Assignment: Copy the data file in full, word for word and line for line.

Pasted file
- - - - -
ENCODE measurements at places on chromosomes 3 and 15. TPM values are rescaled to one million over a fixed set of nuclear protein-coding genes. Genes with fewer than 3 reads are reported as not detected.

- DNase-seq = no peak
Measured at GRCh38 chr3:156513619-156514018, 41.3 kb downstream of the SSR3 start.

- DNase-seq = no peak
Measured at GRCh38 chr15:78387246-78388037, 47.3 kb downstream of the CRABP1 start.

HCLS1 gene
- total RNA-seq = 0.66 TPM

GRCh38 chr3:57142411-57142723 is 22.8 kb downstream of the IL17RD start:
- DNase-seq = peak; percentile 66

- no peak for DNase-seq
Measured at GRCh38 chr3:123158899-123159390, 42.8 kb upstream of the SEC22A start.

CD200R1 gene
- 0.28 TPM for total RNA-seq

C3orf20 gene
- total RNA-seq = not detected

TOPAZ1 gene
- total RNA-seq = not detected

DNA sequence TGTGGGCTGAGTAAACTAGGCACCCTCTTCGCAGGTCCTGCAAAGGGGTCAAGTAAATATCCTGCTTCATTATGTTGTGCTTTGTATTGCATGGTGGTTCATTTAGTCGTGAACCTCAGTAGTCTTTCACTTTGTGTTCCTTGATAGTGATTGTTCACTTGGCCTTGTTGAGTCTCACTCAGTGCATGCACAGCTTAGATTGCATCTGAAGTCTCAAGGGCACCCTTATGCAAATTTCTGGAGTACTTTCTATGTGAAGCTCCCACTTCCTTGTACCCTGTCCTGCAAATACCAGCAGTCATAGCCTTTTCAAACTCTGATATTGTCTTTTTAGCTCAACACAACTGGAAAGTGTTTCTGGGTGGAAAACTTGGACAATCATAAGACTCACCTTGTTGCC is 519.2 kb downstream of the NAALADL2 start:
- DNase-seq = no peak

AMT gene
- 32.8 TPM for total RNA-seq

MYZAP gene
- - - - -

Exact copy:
ENCODE measurements at places on chromosomes 3 and 15. TPM values are rescaled to one million over a fixed set of nuclear protein-coding genes. Genes with fewer than 3 reads are reported as not detected.

- DNase-seq = no peak
Measured at GRCh38 chr3:156513619-156514018, 41.3 kb downstream of the SSR3 start.

- DNase-seq = no peak
Measured at GRCh38 chr15:78387246-78388037, 47.3 kb downstream of the CRABP1 start.

HCLS1 gene
- total RNA-seq = 0.66 TPM

GRCh38 chr3:57142411-57142723 is 22.8 kb downstream of the IL17RD start:
- DNase-seq = peak; percentile 66

- no peak for DNase-seq
Measured at GRCh38 chr3:123158899-123159390, 42.8 kb upstream of the SEC22A start.

CD200R1 gene
- 0.28 TPM for total RNA-seq

C3orf20 gene
- total RNA-seq = not detected

TOPAZ1 gene
- total RNA-seq = not detected

DNA sequence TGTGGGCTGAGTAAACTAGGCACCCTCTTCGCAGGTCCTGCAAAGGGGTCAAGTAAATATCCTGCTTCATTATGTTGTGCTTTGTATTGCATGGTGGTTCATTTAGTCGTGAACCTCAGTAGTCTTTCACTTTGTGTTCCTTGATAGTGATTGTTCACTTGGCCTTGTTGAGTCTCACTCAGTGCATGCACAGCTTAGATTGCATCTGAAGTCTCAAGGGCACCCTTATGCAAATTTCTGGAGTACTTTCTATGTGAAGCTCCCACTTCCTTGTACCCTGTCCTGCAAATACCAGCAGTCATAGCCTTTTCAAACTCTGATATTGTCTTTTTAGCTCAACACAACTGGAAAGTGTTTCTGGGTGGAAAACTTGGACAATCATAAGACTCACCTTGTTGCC is 519.2 kb downstream of the NAALADL2 start:
- DNase-seq = no peak

AMT gene
- 32.8 TPM for total RNA-seq

MYZAP gene